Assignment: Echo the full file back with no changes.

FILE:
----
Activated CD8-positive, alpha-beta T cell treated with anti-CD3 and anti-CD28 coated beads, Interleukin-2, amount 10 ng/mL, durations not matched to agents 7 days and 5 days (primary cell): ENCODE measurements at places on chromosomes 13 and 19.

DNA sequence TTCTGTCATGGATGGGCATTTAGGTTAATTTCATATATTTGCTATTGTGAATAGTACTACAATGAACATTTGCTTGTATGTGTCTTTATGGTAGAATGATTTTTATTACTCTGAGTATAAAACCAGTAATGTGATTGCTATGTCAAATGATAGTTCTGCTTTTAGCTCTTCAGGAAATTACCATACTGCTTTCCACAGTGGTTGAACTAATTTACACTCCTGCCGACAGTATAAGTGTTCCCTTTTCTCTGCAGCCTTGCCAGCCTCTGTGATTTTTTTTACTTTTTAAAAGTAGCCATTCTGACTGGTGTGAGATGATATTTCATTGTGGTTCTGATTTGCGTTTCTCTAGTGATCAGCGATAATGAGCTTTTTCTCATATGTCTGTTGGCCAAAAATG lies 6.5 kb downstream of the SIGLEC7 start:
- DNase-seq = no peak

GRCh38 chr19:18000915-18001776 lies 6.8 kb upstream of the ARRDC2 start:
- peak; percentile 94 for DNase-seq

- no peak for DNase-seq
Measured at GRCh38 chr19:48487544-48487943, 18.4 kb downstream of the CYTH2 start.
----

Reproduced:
Activated CD8-positive, alpha-beta T cell treated with anti-CD3 and anti-CD28 coated beads, Interleukin-2, amount 10 ng/mL, durations not matched to agents 7 days and 5 days (primary cell): ENCODE measurements at places on chromosomes 13 and 19.

DNA sequence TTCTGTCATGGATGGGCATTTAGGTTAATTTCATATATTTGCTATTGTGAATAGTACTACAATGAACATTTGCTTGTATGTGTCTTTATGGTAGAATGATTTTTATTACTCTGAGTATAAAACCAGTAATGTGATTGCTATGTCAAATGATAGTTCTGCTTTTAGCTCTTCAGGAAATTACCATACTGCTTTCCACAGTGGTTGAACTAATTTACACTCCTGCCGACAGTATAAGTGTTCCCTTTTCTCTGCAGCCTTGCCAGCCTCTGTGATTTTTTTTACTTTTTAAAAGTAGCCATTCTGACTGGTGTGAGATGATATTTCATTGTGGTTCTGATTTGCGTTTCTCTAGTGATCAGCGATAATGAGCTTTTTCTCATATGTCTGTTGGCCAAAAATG lies 6.5 kb downstream of the SIGLEC7 start:
- DNase-seq = no peak

GRCh38 chr19:18000915-18001776 lies 6.8 kb upstream of the ARRDC2 start:
- peak; percentile 94 for DNase-seq

- no peak for DNase-seq
Measured at GRCh38 chr19:48487544-48487943, 18.4 kb downstream of the CYTH2 start.